[V to-inf] No one could figure out how he got to be so wealthy.

11) VERB If you get to do something, you manage to do it or have the opportunity to do it.

[V to-inf] How do these people get to be the bosses of major companies?...

[V to-inf] Do you get to see him often?...

[V to-inf] They get to stay in nice hotels.

12) VERB You can use get in expressions like get moving, get going, and get working when you want to tell people to begin moving, going, or working quickly.

[V -ing] I aim to be off the lake before dawn, so let's get moving...

[V -ing] We need to get thinking, talking and acting on this before it is too late.

13) VERB If you get to a particular stage in your life or in something you are doing, you reach that stage.

[V to n] We haven't got to the stage of a full-scale military conflict...

[V adv] If she gets that far, Jane may get legal aid to take her case to court...

[it V to n] It got to the point where I was so ill I was waiting to die.

14) V-ERG You can use get to talk about the progress that you are making. For example, if you say that you are getting somewhere, you mean that you are making progress, and if you say that something won't get you anywhere, you mean it will not help you to progress at all.

[V adv] Radical factions say the talks are getting nowhere and they want to withdraw...

[V n adv] My perseverance was getting me somewhere.

15) V-LINK When it gets to a particular time, it is that time. If it is getting towards a particular time, it is approaching that time.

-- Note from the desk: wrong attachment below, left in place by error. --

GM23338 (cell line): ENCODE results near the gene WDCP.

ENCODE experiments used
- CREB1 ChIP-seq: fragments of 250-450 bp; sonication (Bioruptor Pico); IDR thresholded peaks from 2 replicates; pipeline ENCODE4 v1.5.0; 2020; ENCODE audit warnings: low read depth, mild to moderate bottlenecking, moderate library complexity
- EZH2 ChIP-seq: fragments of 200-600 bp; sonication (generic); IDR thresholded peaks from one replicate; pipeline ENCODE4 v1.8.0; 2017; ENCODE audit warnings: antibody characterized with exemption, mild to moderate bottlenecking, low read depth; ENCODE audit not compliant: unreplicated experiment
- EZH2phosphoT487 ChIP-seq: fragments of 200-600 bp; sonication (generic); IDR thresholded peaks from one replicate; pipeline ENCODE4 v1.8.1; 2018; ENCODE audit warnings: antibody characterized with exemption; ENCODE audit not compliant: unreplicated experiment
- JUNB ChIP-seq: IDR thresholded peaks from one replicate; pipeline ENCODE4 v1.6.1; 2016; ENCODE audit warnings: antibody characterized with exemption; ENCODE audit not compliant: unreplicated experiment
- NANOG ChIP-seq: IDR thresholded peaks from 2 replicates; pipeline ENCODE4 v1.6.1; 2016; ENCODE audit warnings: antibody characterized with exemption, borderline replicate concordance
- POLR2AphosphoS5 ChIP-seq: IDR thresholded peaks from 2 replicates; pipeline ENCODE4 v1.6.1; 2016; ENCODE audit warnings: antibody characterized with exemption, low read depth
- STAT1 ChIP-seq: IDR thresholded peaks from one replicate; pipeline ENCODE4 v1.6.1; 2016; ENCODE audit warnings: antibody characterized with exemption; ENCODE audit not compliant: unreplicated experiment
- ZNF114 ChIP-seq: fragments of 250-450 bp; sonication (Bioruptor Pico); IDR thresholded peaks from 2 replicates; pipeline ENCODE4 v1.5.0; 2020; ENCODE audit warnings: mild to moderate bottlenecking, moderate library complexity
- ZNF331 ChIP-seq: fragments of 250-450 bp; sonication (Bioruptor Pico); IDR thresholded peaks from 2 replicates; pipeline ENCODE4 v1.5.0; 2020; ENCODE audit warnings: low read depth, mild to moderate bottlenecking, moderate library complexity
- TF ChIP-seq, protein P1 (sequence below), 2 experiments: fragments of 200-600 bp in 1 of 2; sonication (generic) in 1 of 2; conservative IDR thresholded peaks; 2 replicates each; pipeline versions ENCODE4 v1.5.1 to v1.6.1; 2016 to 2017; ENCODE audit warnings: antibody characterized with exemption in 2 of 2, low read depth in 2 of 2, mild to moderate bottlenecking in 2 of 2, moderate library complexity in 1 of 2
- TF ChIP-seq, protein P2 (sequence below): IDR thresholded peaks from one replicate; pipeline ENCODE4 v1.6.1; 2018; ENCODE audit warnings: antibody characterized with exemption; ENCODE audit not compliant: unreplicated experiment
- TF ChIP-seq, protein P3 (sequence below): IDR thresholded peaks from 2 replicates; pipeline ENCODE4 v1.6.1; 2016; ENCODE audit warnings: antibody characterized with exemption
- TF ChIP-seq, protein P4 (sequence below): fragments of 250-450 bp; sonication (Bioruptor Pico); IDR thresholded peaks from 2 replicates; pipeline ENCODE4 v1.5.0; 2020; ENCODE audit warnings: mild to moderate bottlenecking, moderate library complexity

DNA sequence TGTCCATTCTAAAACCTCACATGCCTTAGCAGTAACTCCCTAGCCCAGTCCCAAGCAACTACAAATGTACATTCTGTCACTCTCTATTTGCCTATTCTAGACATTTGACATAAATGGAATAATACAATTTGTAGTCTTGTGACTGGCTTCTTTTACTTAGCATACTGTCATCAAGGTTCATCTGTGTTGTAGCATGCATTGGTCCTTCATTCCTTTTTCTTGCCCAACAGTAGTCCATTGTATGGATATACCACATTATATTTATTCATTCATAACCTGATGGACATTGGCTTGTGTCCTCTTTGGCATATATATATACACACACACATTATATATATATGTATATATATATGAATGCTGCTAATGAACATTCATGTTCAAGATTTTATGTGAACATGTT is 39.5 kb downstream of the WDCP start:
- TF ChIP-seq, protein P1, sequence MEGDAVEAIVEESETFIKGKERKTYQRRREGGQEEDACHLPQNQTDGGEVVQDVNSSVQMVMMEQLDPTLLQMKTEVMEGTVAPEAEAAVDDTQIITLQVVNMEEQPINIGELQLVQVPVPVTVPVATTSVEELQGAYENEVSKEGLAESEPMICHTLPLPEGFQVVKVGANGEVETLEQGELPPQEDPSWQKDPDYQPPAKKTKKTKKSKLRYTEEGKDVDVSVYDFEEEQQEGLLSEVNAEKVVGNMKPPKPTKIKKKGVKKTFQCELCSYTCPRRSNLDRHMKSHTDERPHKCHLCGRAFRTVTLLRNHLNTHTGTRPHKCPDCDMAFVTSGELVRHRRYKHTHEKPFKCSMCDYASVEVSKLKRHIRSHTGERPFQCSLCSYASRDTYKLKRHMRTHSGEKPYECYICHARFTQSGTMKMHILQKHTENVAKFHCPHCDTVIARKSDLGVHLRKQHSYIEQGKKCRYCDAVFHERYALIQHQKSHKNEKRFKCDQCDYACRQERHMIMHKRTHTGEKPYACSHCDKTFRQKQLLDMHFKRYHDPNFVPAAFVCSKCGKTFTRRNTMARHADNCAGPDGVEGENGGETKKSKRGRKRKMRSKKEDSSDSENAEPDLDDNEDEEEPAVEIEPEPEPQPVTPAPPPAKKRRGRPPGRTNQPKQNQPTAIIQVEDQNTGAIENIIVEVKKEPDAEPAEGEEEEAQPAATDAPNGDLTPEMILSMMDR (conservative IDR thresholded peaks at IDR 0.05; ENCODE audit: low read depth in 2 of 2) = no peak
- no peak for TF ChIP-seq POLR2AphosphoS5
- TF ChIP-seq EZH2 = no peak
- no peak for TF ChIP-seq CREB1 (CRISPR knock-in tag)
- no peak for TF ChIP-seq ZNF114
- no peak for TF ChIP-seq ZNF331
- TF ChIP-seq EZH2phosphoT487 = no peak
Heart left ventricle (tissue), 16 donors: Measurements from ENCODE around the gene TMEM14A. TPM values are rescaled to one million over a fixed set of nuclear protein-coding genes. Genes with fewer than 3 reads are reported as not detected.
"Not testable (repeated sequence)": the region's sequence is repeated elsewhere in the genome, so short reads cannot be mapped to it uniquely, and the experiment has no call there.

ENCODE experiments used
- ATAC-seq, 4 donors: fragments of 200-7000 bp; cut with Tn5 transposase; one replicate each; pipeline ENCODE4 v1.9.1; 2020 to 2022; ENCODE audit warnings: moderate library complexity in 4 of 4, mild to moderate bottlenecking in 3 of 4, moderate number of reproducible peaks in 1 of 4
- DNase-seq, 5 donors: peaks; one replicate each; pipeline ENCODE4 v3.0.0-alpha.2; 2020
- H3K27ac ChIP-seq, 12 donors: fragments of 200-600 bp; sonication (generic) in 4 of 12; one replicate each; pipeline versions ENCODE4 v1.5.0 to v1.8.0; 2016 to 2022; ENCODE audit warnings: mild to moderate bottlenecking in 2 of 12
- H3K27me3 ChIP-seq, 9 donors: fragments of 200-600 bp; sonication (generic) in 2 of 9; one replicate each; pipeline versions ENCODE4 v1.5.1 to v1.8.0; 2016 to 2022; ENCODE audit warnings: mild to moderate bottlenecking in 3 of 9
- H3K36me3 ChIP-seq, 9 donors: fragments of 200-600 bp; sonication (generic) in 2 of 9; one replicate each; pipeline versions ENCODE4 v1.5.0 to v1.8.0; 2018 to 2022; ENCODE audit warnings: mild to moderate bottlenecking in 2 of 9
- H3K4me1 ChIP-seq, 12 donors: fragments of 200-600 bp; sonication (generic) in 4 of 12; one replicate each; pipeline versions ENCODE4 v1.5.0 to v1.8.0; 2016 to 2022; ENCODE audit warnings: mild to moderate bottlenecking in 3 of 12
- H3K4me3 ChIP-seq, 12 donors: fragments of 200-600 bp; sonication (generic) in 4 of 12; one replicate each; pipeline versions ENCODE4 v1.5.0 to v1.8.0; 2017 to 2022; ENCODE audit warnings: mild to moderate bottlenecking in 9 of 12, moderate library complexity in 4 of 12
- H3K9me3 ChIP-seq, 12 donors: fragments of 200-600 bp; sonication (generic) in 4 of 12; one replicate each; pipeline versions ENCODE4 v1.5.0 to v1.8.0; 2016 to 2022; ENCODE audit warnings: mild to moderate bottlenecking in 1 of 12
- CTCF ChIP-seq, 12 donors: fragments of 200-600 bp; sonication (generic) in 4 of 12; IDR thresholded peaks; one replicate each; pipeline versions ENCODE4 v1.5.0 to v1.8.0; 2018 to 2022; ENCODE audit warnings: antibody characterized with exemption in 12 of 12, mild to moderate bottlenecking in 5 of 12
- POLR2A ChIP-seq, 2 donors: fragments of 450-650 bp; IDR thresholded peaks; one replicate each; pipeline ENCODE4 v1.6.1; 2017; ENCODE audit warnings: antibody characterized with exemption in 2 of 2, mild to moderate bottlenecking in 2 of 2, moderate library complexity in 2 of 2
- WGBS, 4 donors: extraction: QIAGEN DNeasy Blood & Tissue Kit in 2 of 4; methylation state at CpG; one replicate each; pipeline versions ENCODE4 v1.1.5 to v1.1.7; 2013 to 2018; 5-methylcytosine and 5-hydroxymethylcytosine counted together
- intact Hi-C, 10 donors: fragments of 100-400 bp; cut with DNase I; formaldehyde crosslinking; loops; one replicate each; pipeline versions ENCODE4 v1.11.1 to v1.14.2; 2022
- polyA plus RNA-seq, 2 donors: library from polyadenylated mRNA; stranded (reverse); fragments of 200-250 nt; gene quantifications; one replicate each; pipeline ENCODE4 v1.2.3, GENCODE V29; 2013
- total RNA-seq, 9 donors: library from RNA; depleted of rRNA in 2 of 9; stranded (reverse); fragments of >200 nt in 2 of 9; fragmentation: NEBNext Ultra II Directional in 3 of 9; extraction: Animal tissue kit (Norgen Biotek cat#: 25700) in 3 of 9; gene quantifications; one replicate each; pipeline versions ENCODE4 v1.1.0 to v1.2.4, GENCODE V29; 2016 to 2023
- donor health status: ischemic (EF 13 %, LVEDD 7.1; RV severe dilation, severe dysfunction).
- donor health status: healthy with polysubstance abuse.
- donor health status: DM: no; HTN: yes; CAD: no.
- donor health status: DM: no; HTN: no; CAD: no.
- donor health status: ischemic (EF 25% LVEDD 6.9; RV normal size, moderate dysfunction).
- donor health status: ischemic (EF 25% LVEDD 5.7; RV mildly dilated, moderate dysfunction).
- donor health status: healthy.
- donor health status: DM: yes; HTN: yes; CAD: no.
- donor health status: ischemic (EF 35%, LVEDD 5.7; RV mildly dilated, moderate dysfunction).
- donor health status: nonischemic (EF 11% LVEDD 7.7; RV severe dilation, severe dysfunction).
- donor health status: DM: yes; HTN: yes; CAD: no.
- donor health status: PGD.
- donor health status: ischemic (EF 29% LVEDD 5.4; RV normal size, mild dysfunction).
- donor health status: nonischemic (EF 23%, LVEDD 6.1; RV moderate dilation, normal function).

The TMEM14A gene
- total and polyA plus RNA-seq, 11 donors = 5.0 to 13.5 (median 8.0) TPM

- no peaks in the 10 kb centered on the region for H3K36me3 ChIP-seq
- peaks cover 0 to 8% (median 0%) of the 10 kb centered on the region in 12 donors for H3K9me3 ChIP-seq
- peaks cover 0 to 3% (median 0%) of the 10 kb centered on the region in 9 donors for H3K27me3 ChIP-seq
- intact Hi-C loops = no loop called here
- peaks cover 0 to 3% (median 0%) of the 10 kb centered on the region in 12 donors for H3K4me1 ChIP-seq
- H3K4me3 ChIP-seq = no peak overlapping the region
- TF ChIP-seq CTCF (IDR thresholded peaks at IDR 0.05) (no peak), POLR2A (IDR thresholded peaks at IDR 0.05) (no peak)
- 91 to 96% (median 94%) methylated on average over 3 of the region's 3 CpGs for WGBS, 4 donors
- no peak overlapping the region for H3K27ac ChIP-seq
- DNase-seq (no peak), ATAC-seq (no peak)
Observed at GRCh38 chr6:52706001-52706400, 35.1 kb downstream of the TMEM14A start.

[it V to n] It got to after 1am and I was exhausted...

[it V towards n] It was getting towards evening when we got back...

[it V adj] It's getting late.

16) VERB If something that has continued for some time gets to you, it starts causing you to suffer.

[V to n] That's the first time I lost my cool in 20 years in this job. This whole thing's getting to me.

17) VERB: no passive If something gets you, it annoys you. [INFORMAL]

[V n] What gets me is the attitude of so many of the people.

gets, getting, got, gotten (past tense & past participle)
1) VERB If you get something that you want or need, you obtain it.

[V n] I got a job at the sawmill...

[V n] The problem was how to get enough food to sustain life...

[V n] It is impossible to get help, so she is doing everything herself...

[V n] He had been having trouble getting a hotel room...

[V n n] I asked him to get me some information. [Also V n for n]

2) VERB If you get something, you receive it or are given it.

[V n] I'm getting a bike for my birthday...